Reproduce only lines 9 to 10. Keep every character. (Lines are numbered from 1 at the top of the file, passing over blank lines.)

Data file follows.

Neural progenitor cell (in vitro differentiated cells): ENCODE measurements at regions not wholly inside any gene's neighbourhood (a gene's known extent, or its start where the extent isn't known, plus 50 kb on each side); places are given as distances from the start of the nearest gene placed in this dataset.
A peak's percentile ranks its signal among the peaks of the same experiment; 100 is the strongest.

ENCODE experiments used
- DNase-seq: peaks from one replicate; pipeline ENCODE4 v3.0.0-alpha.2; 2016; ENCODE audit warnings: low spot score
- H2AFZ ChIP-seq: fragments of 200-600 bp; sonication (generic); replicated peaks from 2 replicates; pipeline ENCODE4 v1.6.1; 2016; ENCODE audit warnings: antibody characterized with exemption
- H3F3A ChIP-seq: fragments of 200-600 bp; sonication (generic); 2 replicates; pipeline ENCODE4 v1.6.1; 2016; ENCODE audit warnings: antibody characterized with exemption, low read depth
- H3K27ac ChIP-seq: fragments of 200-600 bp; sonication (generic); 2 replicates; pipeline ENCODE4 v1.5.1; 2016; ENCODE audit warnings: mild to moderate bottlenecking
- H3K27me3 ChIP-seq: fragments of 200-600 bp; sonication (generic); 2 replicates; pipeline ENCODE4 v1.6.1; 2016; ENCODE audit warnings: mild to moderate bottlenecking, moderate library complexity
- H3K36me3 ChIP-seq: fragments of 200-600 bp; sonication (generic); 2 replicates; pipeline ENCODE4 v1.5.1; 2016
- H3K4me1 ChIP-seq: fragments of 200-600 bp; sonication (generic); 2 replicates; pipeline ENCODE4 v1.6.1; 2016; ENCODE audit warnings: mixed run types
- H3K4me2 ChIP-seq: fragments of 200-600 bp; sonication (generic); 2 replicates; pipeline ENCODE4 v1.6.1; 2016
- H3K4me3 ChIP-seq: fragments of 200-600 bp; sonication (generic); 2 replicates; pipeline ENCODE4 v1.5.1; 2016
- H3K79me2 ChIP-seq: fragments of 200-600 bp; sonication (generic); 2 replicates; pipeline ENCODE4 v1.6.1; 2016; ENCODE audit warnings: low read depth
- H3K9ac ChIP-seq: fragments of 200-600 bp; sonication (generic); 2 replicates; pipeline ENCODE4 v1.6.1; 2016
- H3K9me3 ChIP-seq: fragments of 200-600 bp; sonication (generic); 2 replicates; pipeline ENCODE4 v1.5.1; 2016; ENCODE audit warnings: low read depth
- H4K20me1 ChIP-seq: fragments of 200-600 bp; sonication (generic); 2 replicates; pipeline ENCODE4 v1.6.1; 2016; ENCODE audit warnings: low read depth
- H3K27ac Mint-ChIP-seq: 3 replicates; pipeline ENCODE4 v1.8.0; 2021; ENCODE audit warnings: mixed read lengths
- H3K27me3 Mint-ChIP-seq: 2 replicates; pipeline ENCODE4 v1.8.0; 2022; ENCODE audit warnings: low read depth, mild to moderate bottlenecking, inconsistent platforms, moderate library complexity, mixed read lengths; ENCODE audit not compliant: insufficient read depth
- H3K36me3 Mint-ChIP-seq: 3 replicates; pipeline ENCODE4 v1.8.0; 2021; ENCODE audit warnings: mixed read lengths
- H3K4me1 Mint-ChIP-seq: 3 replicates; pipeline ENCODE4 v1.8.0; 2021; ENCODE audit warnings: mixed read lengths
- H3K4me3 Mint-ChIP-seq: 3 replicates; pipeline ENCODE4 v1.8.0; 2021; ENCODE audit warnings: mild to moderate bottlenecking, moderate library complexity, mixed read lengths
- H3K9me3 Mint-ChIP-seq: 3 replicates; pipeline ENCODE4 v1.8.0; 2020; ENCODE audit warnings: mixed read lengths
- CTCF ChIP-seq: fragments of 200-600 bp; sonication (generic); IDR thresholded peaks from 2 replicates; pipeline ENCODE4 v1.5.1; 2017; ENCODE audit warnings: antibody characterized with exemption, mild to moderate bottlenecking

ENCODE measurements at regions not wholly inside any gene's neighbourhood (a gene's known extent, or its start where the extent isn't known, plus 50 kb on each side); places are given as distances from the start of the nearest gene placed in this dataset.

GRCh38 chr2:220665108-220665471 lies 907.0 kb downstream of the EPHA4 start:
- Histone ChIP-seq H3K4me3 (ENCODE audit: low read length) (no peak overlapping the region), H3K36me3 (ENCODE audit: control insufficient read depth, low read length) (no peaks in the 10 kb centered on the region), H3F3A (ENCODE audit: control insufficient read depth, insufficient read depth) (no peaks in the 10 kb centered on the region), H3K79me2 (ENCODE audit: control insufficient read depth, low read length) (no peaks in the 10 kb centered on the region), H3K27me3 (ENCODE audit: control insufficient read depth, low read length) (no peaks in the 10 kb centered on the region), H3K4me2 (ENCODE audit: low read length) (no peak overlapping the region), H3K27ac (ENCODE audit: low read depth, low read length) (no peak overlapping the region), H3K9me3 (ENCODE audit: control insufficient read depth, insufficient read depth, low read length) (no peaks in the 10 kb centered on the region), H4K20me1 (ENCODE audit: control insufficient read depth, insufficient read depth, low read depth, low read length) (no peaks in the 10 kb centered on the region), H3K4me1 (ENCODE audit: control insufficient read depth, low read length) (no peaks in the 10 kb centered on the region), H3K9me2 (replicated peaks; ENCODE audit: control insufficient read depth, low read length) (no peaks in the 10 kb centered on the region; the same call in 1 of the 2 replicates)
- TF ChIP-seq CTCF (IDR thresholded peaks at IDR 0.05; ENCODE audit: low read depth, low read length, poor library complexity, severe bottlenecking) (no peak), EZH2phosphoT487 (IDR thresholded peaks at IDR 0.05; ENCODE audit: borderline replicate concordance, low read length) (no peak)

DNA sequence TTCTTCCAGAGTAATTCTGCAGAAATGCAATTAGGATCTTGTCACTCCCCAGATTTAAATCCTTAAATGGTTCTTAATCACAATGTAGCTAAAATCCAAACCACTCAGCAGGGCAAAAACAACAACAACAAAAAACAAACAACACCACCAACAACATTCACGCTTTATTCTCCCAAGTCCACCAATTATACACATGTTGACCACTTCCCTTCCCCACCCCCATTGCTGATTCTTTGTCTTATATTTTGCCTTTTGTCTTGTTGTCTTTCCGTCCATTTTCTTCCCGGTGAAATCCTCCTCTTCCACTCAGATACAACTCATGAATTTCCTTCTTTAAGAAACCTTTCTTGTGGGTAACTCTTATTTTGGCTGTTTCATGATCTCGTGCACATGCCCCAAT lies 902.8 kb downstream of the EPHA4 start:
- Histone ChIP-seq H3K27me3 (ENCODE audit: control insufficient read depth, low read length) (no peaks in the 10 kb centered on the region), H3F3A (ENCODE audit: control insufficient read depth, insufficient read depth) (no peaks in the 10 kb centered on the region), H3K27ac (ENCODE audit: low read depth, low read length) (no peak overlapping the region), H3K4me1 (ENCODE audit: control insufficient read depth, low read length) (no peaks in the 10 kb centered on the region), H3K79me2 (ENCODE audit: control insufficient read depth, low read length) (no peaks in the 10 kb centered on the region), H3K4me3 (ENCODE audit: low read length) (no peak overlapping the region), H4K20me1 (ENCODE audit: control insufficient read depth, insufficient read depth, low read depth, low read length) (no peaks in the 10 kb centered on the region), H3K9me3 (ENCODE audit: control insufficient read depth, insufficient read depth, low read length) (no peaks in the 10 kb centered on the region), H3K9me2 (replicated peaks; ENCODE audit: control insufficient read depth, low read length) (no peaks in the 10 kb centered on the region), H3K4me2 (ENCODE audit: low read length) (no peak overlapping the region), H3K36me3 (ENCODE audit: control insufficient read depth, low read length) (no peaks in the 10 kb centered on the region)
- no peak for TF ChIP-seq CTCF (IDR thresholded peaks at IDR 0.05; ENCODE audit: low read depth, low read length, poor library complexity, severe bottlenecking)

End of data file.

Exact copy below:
- H3K36me3 ChIP-seq: fragments of 200-600 bp; sonication (generic); 2 replicates; pipeline ENCODE4 v1.5.1; 2016
- H3K4me1 ChIP-seq: fragments of 200-600 bp; sonication (generic); 2 replicates; pipeline ENCODE4 v1.6.1; 2016; ENCODE audit warnings: mixed run types